Morality, Politics, and Law

Kendall Hunt Publishing (2010)
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Abstract

It is argued (a) that laws are assurances of protections of rights and (b) that governments are protectors of rights. Lest those assurances be empty and thus not really be assurances at all, laws must be enforced and governments must therefore have the power to coerce. For this reason, the government of a given region tends to have, as Max Weber put it, a "monopoly on power" in that region. And because governments are power-monopolizers, it is tempting to think that the concepts of government and law are to be understood in terms of the concept of power. In actuality, the first two concepts are to be understood primarily in terms of the concept of morality--of rights-protection, to be specific--and only secondarily in terms of the concept of power. Contentions (a) and (b) appear to be inconsistent with obvious facts (e.g. the fact that Pol Pot's regime violated the rights of those over whom it had power). But (a) and (b) are compatible with those facts. This is a consequence of two principles. First, moral requirements have a "dimension of weight," as Dworkin put it, meaning that one moral imperative can be outweighed, without being obliterated, by another moral imperative. Second, sentential operators can have different degrees of scope. "It is hereby assured that" is such an operator. Linguistic surface structure may obfuscate the degree of scope that it has in a given sentence. That fact compatibilizes our analysis with the fact that there are evil laws and evil governments.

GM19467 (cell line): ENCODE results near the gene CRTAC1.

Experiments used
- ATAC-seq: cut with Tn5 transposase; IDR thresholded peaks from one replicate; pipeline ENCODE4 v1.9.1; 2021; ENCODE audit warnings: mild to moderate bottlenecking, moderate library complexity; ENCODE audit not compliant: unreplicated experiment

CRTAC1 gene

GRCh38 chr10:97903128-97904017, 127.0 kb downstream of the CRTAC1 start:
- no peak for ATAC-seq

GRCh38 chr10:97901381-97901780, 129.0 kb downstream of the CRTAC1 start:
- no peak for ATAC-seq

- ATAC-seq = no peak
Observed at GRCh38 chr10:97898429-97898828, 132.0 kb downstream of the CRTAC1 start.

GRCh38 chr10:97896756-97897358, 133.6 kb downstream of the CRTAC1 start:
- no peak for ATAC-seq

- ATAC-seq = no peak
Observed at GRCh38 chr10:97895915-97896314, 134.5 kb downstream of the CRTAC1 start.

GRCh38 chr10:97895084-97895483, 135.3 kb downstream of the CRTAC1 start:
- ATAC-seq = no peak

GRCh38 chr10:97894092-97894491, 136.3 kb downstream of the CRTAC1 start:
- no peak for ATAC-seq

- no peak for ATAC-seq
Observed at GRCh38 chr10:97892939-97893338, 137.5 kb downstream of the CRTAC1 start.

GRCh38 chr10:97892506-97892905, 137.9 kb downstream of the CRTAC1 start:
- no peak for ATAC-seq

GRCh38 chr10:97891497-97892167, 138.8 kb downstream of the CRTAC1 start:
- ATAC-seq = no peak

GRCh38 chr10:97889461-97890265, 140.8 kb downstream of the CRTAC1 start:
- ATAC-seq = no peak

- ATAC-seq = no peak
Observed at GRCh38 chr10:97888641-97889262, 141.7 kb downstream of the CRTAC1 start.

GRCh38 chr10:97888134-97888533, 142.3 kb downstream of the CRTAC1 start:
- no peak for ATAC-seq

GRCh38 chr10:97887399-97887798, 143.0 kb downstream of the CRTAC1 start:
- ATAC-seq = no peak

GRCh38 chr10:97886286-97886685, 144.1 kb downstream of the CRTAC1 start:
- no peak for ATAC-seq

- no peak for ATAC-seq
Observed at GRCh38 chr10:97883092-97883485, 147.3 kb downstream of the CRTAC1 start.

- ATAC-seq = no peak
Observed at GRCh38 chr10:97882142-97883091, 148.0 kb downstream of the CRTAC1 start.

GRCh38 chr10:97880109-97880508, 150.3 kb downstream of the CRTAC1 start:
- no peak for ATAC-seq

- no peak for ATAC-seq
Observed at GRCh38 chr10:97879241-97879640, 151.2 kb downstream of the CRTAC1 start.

Author's Profile

John-Michael Kuczynski
University of California at Santa Barbara (PhD)

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